The other side of the coin is that employees will often feel uncomfortable at the thought of giving an opinion on their colleagues or having to ‘lay down the law’ where relevant. So, you are bringing a new dynamic to the team that is not necessarily going to further productivity. Whether or not it works will depend very much on the maturity of the team and mutual trust among its members.

One example of an organisation that works with team performance reviews is Garansys. Read some of their personal experiences here.


A second alternative is for employees to do their own performance reviews. It might sound quite scary, and it probably is :-). Scary for the organisation, because who’s to say employees won’t paint themselves in terms that are too glowing? Scary for the employee too – how do you evaluate yourself honestly and fairly, without shortchanging yourself?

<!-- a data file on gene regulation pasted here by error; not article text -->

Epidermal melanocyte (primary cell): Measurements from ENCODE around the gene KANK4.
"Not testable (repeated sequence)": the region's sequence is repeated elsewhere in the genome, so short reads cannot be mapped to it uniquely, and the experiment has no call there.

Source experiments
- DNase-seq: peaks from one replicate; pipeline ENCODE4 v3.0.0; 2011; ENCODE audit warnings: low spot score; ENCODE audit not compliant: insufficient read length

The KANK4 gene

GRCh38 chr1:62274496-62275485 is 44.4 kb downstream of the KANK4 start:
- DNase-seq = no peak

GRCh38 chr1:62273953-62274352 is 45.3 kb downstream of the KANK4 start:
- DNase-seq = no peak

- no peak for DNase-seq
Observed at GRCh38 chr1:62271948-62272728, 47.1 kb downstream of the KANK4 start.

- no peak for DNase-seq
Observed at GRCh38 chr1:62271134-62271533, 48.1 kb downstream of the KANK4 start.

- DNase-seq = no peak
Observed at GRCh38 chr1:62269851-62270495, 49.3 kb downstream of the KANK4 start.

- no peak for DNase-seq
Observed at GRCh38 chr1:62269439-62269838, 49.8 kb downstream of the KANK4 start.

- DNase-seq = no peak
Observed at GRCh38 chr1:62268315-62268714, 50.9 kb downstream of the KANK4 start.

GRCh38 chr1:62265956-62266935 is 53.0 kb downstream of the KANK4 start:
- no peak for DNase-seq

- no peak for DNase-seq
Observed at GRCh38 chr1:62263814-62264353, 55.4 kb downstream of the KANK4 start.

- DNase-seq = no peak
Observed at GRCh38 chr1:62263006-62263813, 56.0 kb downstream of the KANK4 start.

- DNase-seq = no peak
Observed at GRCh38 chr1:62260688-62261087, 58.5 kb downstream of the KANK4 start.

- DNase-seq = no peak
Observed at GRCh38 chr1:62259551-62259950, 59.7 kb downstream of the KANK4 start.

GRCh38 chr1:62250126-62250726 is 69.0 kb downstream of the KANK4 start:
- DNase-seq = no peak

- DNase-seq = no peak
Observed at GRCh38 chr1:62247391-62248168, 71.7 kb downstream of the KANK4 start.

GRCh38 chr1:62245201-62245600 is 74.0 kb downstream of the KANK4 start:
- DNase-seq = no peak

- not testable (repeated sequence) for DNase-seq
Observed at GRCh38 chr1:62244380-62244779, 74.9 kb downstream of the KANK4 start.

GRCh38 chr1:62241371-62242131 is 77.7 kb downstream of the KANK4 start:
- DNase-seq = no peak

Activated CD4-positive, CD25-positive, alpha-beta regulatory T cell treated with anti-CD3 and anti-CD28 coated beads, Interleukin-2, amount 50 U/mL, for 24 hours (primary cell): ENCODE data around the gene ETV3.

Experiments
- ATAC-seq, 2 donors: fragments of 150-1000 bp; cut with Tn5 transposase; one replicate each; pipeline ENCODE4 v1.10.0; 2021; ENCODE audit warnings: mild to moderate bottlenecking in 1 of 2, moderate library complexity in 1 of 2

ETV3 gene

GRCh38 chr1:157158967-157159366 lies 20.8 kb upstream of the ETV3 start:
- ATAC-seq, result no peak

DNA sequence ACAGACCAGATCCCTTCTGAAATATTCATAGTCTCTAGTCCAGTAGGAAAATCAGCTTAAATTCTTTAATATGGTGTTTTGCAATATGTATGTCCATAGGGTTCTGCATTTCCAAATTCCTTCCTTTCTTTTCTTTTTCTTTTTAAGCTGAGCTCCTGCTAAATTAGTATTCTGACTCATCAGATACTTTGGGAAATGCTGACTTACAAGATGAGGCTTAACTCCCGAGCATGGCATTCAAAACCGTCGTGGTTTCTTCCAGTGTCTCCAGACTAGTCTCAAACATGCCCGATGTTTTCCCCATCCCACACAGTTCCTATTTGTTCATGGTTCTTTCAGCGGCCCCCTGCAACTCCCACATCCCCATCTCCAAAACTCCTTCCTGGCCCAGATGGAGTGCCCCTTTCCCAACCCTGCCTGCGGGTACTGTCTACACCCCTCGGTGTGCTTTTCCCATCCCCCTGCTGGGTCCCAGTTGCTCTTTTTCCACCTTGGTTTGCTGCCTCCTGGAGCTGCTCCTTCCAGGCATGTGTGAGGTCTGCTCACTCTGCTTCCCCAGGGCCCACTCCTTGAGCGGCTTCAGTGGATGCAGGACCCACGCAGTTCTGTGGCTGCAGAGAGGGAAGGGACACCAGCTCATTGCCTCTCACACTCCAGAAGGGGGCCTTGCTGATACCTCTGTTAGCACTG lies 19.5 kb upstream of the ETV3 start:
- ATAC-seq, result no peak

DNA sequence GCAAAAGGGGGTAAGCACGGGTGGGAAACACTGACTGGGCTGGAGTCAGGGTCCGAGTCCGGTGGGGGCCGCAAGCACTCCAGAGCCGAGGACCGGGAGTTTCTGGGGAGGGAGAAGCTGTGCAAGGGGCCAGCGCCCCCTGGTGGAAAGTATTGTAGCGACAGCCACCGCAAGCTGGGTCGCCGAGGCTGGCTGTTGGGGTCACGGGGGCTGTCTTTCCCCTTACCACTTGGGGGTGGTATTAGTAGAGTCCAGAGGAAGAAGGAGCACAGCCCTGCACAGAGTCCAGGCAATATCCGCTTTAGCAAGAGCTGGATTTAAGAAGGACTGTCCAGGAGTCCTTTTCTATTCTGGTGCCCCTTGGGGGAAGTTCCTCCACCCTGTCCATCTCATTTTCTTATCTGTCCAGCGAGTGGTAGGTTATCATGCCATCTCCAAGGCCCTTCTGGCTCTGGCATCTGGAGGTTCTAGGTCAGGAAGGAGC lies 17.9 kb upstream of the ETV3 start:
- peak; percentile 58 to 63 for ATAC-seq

Therefore, it is important to help employees get a realistic picture of their own performance. Consequently, organisations that opt for self-evaluation often place requirements on the process. For example, about when to take time for reflection, gathering feedback and talking to colleagues. This ensures self-evaluation is a logical outcome of a process rather than simply a subjective snapshot.

Self-evaluation fits perfectly in a performance management cycle where you put ownership fairly and squarely with the employee (see our blog about ownership). It demands that employees have the capacity to reflect maturely on their performance and, more than anything, the confidence that employees will act in good faith.

EMC Performance is one organisation that has opted for self-evaluation.

You decide how to shape your performance review process

Now it’s up to you to decide how you want to shape your performance review process. Are you going to bother with performance reviews at all? If you are, how and who is going to do them? Rest assured, there is no right or wrong way: it is a process, one you will want to adapt based on what you learn as you go along.

Jochem Aubel and Stefan Op de Woerd are the founders of Dialog, surprisingly simple software for an effective performance management cycle. Want to know more about how Dialog supports employees and managers to achieve this? Take the product tour.